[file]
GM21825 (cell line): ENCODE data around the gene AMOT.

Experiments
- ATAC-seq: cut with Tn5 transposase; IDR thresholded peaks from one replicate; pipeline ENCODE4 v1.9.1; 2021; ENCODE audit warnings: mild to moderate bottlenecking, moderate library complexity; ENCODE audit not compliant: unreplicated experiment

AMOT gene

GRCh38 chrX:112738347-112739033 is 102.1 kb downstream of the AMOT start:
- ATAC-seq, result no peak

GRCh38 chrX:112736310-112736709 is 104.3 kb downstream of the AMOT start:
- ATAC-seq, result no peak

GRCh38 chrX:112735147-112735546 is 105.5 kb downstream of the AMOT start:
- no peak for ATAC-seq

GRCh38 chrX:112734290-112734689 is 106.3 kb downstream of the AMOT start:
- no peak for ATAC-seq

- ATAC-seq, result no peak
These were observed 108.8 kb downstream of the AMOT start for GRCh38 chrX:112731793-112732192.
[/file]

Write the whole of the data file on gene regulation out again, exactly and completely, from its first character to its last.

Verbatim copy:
GM21825 (cell line): ENCODE data around the gene AMOT.

Experiments
- ATAC-seq: cut with Tn5 transposase; IDR thresholded peaks from one replicate; pipeline ENCODE4 v1.9.1; 2021; ENCODE audit warnings: mild to moderate bottlenecking, moderate library complexity; ENCODE audit not compliant: unreplicated experiment

AMOT gene

GRCh38 chrX:112738347-112739033 is 102.1 kb downstream of the AMOT start:
- ATAC-seq, result no peak

GRCh38 chrX:112736310-112736709 is 104.3 kb downstream of the AMOT start:
- ATAC-seq, result no peak

GRCh38 chrX:112735147-112735546 is 105.5 kb downstream of the AMOT start:
- no peak for ATAC-seq

GRCh38 chrX:112734290-112734689 is 106.3 kb downstream of the AMOT start:
- no peak for ATAC-seq

- ATAC-seq, result no peak
These were observed 108.8 kb downstream of the AMOT start for GRCh38 chrX:112731793-112732192.